In the past decade, we have increasingly learned about youth who enter the juvenile justice system with histories or active involvement in the child welfare system, now commonly referred to as dual status youth.
All of us in this field know these youth are at high risk of experiencing incredibly negative and costly outcomes. Right now you can easily see their faces and rattle off their names. We recognize it is these youth who end up in the juvenile correctional systems and adult prisons; it is these youth who are at risk of violent behavior that harms others as well as themselves.These outcomes have been a painful reality of my own professional experiences.
Despite this knowledge, the child welfare and juvenile justice systems largely continue to operate independently from one another. Given that there is now a trail of successful reform created by numerous jurisdictions and a growing number of committed professionals, how is it that we can justify this still-too-prevalent failure to implement collaborative multi-system practices and targeted treatment interventions aimed at impacting these youth in a positive way? It is time to acknowledge that the absence of a multi-systemic response is directly influencing negative outcomes for these youth. We must recognize that the shadow of culpability hovers over all of us, not just the youth and family.
Let me begin with an acknowledgement that this is challenging work. Nevertheless, there are data points that illustrate why it is imperative we take on this challenge.
First, let’s look at prevalence and recidivism. A staggering 67 percent of youth referred to the juvenile justice system in King County, Washington, during calendar year 2006 had at least some history of contact or involvement with the county’s child welfare agency. Dual status youth also started their delinquent careers a year or more earlier than youth without child welfare involvement. Within two years of their first offense, 70 percent of dual status youth with a history of legal activity or placement in the child welfare system had been referred back to the King County juvenile justice system, more than double the rate of recidivism for youth with no history of child welfare involvement.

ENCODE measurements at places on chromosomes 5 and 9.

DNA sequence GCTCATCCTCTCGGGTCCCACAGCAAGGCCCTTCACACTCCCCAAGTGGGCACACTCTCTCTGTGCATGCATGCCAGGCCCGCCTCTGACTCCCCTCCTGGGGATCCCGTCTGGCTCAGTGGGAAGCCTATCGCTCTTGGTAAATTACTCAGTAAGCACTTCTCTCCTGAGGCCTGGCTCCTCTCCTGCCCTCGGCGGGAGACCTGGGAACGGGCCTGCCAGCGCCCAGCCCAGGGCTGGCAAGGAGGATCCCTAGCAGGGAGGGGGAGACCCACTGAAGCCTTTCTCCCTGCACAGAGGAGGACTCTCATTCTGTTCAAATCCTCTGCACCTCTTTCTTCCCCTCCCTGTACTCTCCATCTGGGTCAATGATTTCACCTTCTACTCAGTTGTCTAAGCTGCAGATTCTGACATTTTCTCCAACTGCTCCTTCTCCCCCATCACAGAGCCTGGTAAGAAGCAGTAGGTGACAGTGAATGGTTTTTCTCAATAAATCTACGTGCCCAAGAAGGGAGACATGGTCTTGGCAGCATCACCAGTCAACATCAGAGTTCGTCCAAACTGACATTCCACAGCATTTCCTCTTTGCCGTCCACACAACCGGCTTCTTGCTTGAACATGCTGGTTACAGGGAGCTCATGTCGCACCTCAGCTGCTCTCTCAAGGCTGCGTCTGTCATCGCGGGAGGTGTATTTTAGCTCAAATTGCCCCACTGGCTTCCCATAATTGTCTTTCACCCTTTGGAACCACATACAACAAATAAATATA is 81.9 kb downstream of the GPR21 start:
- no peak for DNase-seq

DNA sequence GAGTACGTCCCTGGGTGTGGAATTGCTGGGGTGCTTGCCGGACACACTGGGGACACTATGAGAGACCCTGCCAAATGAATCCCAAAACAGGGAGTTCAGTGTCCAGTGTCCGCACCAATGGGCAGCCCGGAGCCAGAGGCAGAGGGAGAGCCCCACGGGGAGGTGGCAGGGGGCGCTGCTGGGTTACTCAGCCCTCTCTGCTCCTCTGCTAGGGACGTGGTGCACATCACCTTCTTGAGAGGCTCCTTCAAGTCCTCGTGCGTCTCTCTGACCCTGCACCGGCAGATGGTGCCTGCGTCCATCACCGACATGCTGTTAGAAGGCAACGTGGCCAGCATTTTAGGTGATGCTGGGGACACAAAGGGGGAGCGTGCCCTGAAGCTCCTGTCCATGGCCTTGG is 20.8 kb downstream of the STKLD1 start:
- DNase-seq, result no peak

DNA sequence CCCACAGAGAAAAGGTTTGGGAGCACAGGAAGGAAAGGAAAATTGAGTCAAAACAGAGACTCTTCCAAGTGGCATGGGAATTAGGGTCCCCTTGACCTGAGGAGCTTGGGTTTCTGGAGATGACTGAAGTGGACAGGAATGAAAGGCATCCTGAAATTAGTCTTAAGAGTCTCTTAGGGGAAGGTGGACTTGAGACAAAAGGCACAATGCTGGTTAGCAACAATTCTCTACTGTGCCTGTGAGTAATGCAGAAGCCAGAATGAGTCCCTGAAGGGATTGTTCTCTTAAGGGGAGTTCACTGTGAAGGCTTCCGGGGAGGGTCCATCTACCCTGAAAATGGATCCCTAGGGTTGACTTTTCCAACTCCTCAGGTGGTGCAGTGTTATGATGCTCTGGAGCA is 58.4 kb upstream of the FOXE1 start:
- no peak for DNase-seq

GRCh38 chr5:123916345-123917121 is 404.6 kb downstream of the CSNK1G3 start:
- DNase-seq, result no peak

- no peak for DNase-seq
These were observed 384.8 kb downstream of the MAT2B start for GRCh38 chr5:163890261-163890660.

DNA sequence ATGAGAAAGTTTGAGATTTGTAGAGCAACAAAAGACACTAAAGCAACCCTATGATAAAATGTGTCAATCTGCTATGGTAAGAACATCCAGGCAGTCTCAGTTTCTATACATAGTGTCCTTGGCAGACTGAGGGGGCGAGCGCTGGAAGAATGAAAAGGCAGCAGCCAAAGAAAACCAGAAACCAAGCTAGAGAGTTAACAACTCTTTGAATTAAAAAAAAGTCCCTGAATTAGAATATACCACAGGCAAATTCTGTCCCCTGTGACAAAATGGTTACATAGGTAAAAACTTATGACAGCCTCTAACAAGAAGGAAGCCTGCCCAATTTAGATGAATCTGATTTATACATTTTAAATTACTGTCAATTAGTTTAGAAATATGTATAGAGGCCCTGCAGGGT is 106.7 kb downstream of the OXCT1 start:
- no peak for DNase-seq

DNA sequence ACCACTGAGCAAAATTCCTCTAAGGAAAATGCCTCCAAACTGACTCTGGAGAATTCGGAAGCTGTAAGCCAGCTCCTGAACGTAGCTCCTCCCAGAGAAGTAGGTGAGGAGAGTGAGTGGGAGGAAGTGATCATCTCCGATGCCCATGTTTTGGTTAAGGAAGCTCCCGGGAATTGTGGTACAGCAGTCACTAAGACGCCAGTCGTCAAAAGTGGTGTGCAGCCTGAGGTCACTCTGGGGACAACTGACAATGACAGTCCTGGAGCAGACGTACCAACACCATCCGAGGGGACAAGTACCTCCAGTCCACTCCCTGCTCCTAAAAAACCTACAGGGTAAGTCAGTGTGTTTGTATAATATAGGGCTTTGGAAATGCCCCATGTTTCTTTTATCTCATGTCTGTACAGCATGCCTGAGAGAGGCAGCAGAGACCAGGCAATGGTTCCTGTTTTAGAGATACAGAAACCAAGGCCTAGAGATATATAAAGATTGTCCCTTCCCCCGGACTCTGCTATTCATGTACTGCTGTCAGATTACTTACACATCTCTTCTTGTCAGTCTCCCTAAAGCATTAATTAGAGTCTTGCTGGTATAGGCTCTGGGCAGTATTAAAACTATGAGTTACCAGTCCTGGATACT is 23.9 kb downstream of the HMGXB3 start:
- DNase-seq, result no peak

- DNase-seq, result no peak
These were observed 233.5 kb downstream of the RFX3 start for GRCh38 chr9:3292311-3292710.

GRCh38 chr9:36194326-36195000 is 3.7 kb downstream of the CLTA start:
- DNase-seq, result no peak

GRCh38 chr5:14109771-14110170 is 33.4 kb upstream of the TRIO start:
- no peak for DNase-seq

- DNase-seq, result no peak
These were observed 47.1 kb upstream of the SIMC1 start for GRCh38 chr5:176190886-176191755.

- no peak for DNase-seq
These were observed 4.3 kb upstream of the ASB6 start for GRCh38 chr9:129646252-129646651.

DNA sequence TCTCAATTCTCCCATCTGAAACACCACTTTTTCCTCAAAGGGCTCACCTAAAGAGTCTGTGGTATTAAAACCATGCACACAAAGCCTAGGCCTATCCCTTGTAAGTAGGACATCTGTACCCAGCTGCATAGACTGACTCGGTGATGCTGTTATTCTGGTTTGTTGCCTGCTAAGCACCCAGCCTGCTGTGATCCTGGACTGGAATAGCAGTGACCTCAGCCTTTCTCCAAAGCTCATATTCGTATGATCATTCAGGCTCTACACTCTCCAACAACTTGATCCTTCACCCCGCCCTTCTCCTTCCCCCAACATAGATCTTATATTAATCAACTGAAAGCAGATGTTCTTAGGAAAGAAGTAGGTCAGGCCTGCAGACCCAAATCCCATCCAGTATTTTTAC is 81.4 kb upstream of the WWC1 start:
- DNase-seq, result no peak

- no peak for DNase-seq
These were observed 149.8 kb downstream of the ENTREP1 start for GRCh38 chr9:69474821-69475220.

Second, let’s look at costs. Dual status youth who experienced out-of-home placements in King County had an average of 12 placement changes during the 2006-2008 study period. Without question, these disruptions have a traumatic impact on the youth, but also cause communities to incur tremendous fiscal costs.Researchers estimated that the placement costs for one hypothetical dual status youth over the course of 27 months totaled approximately $38,000. According to anecdotal responses from practitioners across the country, this estimate is very low, but still quickly multiplies into the millions of dollars across a community’s youth serving system.
These findings are typical among other jurisdictions that have examined this issue. It is increasingly evident these young people are of significant consequence to every aspect of our child welfare, juvenile justice, education, and mental health systems of care and to our courts and our communities.
I have had the distinct privilege of working to address this issue with dedicated professionals across the country for the past 14 years. This experience has confirmed that there are real and significant challenges to the development of coordinated efforts on behalf of dual status youth.
The system barriers include organizational culture, data systems that preclude routine identification, a lack of appropriate and accessible resources and information sharing issues, among others. The youth themselves are admittedly challenging, demonstrating risks in multiple domains, including delinquency, placement stability, education, and behavioral health, among others. Ameliorating these risks, especially given the identified system challenges, is complex work.
But complex is different than impossible. With more and more jurisdictions successfully implementing systematic reforms, a growing number of dual status youth are being given a fighting chance to succeed. The Robert F. Kennedy National Resource Center for Juvenile Justice has developed numerous publications, tools and resources that provide guidance for solutions unique to each jurisdiction resulting in a number of replicable practices.
Among case workers, probation staff, court officials and judges who have embraced these innovative collaborative practices, it is increasingly their belief that to work in any other manner with these youth is “unethical.” I concur.
These youth are not just a single agency’s responsibility up until we grow fatigued of their recalcitrance and fail them into “the next system.”As youth-serving agencies, they are “our” responsibility.
Isn’t this why we committed our professional lives to this field? With the historical support of the MacArthur Foundation and its recent partnership with the Office of Juvenile Justice and Delinquency Prevention resulting in new opportunities, advances in practice, and refined guidance to support the resiliency and strengths of dual status youth, we have an unprecedented opportunity to change the trajectory and interrupt the cycle for these vulnerable and troubled youth. Tomorrow may be too late to begin; today is the right time for leadership to take action.
Now that we know better, it’s time to do better.
John A. Tuell currently serves as the Executive Director for the Robert F. Kennedy National Resource Center for Juvenile Justice at Robert F. Kennedy Children’s Action Corps. He is the co-author of the Guidebook for Juvenile Justice and Child Welfare System Coordination and Integration: Framework for Improved Outcomes (3rd edition); Dual Status Youth – Technical Assistance Workbook; and the Models for Change Information Sharing Tool Kit.